Economic models of recreational fishing for guiding allocation policy and managing stocks: an application to the recreational fishery of south Western Australia

Martin Van Bueren

    Research output: ThesisDoctoral Thesis

    21 Downloads (Pure)

    Abstract

    [Truncated] Recreational fishing is one of the most popular forms of outdoor recreation in Australia, involving approximately a third of the population. Other developed countries have recorded a similar proportion of participants. A s such, the recreational sector is a significant user of fish stocks and coastal areas. With the growing size of this sector, a number of management issues have begun to emerge. There is the potential for stocks of heavily targeted species to be over-fished and popular sites to become degraded by excessive use. In order to design effective policies for preventing these problems, more information is needed about the preferences and motives of recreational anglers.
    Perhaps the most perplexing problem is resource allocation. Allocating resources fairly and efficiently between recreational interests, commercial fishermen, and other users has become a major issue in fisheries management. Because there is no market to signal the values of recreational fishing, there is a tendency for fish and access to beaches for recreation to be under-supplied. Managers are aware that recreational fishing provides substantial social and economic benefits, but do not have a good grasp of their magnitude or sensitivity to changing conditions.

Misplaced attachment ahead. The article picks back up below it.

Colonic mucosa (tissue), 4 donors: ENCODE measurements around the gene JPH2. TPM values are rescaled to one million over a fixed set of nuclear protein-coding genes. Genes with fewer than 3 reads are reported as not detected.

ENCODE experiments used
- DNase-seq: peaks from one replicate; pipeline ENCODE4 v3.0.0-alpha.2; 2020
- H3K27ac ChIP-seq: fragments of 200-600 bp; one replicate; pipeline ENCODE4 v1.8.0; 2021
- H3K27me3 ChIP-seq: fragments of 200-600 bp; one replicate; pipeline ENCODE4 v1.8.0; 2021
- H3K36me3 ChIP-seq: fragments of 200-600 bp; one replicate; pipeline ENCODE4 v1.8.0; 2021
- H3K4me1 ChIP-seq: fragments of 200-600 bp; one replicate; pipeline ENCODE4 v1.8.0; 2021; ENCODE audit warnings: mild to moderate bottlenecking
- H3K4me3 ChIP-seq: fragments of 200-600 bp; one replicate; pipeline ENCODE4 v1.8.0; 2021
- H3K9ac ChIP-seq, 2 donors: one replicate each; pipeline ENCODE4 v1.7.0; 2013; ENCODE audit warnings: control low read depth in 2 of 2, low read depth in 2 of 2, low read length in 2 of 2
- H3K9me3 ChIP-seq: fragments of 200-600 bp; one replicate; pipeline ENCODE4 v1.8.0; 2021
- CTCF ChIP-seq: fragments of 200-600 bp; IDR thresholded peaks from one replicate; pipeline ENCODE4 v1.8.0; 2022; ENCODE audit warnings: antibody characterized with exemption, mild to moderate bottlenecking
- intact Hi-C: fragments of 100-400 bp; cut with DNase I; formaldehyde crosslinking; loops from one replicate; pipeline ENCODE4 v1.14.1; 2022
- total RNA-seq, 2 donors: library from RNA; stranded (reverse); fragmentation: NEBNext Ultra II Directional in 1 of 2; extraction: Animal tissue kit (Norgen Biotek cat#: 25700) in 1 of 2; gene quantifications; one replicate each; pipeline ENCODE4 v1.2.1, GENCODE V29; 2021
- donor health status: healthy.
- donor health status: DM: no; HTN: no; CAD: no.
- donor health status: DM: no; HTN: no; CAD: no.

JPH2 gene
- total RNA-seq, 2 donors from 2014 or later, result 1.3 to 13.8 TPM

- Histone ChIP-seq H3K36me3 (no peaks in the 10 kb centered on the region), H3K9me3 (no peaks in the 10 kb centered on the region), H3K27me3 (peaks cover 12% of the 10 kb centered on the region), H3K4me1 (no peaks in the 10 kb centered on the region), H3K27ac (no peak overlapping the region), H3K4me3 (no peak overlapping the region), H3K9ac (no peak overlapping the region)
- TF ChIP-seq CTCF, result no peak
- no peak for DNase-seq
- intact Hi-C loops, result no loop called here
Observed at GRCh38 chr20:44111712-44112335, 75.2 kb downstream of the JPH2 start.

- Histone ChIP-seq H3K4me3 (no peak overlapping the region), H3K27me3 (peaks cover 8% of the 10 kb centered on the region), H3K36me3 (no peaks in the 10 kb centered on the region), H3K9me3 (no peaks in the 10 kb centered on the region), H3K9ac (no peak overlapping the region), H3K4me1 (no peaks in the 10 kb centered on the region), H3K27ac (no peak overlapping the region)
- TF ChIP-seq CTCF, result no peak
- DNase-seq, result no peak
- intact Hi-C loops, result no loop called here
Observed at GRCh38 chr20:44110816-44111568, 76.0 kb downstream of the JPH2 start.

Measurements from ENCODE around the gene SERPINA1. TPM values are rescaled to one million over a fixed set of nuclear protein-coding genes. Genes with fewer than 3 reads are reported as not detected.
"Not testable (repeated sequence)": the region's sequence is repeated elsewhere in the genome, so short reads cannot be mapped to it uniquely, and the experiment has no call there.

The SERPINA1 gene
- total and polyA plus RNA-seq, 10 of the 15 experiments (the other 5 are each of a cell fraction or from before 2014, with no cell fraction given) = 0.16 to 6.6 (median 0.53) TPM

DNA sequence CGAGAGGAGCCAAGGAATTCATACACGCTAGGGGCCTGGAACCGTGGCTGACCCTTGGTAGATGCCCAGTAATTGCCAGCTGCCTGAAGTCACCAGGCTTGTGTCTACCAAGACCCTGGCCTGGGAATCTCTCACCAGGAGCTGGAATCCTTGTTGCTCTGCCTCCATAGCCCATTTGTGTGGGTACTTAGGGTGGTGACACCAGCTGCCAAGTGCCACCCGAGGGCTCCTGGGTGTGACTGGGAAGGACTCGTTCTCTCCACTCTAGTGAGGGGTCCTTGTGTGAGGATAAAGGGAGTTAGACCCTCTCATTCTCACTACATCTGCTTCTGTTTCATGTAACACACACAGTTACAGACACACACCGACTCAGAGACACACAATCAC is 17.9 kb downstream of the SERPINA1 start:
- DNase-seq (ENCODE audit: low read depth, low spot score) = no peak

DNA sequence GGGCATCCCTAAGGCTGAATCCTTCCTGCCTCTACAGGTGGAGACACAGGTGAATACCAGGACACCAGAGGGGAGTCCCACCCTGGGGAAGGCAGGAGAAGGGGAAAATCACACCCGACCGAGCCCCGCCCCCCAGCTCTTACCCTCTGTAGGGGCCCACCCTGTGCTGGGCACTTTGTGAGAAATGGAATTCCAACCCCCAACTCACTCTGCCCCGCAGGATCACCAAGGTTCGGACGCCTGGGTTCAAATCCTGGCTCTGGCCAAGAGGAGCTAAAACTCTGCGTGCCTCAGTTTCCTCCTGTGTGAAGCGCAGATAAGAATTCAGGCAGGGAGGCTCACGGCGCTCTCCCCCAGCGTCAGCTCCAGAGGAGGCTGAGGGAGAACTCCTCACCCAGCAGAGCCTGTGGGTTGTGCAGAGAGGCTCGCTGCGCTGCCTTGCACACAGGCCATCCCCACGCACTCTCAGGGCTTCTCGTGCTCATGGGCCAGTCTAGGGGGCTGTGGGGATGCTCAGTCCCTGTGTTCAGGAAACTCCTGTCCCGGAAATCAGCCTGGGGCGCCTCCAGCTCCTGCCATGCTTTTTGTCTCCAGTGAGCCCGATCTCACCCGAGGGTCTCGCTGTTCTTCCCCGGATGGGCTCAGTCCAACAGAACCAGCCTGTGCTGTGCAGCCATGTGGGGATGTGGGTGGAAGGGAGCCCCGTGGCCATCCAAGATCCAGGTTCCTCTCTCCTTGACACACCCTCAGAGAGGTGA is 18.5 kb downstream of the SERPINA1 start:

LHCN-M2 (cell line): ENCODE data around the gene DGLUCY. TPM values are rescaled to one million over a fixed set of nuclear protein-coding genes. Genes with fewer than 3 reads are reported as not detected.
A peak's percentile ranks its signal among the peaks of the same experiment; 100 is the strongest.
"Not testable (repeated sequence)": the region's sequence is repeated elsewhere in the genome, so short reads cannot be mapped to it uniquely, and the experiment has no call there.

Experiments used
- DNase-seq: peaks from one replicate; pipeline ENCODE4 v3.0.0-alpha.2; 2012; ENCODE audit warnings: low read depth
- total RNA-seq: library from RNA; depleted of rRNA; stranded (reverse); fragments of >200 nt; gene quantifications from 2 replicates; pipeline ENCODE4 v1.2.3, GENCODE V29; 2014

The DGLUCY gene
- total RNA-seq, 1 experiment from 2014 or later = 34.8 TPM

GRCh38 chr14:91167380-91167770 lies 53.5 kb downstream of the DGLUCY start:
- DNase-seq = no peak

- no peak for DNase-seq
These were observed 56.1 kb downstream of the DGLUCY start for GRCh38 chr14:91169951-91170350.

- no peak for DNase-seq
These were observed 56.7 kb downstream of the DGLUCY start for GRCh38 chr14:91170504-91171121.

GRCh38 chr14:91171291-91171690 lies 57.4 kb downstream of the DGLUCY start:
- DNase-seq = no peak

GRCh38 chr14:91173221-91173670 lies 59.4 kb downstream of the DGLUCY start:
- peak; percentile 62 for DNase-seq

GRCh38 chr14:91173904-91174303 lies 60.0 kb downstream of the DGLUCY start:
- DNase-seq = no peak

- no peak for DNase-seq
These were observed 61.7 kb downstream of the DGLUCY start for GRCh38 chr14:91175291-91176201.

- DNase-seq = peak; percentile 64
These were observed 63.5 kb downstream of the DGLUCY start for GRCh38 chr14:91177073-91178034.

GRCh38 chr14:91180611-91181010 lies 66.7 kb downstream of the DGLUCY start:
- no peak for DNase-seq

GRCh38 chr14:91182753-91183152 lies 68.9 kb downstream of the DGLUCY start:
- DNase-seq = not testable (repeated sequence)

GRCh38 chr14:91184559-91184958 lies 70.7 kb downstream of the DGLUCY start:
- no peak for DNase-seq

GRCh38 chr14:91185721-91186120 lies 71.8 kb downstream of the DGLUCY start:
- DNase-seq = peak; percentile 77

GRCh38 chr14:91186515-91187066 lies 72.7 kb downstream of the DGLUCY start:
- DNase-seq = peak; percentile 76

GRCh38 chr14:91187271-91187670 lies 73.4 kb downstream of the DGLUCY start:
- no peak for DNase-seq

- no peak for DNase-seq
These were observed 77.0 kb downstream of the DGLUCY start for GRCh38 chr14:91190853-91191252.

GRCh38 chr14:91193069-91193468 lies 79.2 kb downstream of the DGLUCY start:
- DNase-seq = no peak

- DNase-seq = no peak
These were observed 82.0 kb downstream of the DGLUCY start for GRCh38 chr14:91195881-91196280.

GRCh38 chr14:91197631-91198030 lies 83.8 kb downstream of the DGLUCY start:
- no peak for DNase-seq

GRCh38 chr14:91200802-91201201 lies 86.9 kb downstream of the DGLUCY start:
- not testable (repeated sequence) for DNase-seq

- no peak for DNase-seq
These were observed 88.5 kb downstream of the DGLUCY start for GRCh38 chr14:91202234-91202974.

Original languageEnglish
    QualificationDoctor of Philosophy
    Awarding Institution
    • The University of Western Australia
    DOIs
    Publication statusUnpublished - 1999

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